The issue would not come up again until August when a joint meeting between the Council and Planning Commission took place to discuss the next step. Again general reservations were expressed by some Council members that the proposed changes didn't go far enough but, " council members seemed OK with bringing the Planning Commission's original proposal back up for a vote." The proposed changes were to be brought back up the following month. They did not come back to Council until February 2010 and that was only due to an e-mail inquiry received from the press.
On February 2, 2010 I received the following e-mail from Emily Battle of the Free Lance Star:
"The last time I see this ordinance on the public schedule is August 2008, when the council had a work session with the planning commission about it. It was said at that point that it would come up on the agenda the next month, but from what I can tell it just dropped off the face of the earth after that. If you can think of a more recent time it came up, let me know, I've been looking through the agendas."
I didn't have an explanation as to why the proposed changes to deal with oversized housing, "just dropped off the face of the earth;" but I did have staff added it to the agenda for a public hearing in February. While most of the public comment was supportive of the changes on this ocassion, some Council members still wanted, " to explore different kinds of zoning tools that could take existing home sizes into consideration in specific areas of town."
At this point It should be pointed out that the concern expressed regarding, "taking existing home size into consideration," was addressed in the Planning Commission recommendations. Below is the wording taken from the proposed ordinance:
"A Special Use Permit may be approved by City Council, in accordance with Division 31, that permits the principle structure to exceed the 27 foot height limit and/or the maximum allowed lot coverage, so long as the City Council determines that the proposed structure will be compatible to the existing structures located in the established block in which it is to be located, in terms of mass, scale and height, and will not have an adverse effect on the neighborhood in which it is to be located."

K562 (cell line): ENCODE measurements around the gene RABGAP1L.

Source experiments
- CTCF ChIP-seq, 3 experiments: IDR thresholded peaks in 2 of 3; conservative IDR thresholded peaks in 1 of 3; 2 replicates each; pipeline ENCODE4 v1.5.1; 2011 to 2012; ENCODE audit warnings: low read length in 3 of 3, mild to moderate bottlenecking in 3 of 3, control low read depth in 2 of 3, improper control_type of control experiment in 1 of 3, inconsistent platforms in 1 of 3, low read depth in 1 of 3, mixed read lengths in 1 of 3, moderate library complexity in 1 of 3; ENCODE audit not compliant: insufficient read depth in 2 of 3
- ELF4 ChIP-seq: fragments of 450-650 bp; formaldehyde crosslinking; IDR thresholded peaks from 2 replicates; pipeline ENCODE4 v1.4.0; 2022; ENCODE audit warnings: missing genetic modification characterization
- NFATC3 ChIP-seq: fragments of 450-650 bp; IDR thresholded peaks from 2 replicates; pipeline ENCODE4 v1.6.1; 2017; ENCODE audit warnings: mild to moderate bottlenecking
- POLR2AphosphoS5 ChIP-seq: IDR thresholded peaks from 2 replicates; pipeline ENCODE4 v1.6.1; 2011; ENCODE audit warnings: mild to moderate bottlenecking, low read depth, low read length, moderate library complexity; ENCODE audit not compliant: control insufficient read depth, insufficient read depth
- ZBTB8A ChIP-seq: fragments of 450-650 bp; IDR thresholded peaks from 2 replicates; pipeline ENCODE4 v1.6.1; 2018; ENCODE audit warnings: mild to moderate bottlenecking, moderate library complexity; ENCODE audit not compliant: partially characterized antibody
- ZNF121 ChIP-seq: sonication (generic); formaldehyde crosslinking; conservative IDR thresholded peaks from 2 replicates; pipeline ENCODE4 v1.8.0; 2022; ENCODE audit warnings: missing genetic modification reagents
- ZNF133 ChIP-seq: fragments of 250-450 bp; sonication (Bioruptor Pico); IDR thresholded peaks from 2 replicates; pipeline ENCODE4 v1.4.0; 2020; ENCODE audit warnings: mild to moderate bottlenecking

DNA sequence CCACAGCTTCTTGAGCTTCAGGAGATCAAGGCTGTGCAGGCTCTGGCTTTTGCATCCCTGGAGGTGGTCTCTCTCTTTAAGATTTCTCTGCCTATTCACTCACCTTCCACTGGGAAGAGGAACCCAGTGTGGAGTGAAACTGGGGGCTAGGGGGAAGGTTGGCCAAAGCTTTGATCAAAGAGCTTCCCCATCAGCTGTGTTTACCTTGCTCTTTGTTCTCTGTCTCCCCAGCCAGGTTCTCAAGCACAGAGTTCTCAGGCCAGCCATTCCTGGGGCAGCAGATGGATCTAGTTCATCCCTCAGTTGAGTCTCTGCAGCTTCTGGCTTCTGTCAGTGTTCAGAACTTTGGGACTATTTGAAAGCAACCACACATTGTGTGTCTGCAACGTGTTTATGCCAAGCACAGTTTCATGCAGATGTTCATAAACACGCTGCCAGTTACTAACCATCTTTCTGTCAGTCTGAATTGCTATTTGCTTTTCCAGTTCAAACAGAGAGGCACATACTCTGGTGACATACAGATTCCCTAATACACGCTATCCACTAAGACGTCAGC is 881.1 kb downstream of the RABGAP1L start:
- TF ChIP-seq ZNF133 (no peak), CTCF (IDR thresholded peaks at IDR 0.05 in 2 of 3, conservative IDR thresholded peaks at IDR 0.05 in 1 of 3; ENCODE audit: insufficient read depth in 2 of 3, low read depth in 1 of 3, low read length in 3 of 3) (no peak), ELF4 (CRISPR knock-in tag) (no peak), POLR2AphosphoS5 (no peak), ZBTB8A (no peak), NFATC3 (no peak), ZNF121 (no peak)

This change would allow houses to be built, irrespective of zoning regulations, if the home conformed to the houses in the existing neighborhood. This change acknowledged the differences between city neighborhoods.
A motion was made to pass the ordinances as drafted but failed for a lack of a second. Instead, per the Council Minutes, " Councilor Solley made a motion to revisit the setbacks by themselves at the March 9 meeting and a review of the overall ordinance by a committee to include Planning department, Planning Commission, City Attorney and a council member; motion was seconded by Vice-Mayor Devine." A request to at least put a time line for the committee to report back to Council was ignored.
This vote marked the end of the Planning Commissions' 2008 recommended changes. What comes next is the hiring of a consulting firm, a different approach to the oversized housing issue and the inclusion of commercial development in neighborhoods. It also marks the end of any public involvement or information on the process beyond the required public hearing notices.
Emily Battle's blog post of February 23, 2010 would be the last story on this issue until the FLS story on July 18, 2011 announcing the first read on the new zoning changes. Even a review of both City Council and Planning Commission minutes provide little insight into the process Council followed or the basis for the current ordinance changes. For those who don't visit the City website on a regular basis here are the latest recommended changes:
For properties that are located within the 100-year regulatory floodplain, structure height shall be measured from existing grade.
Maximum building height for single-family residential is 35ft.
No off-street parking is required for residential infill lots.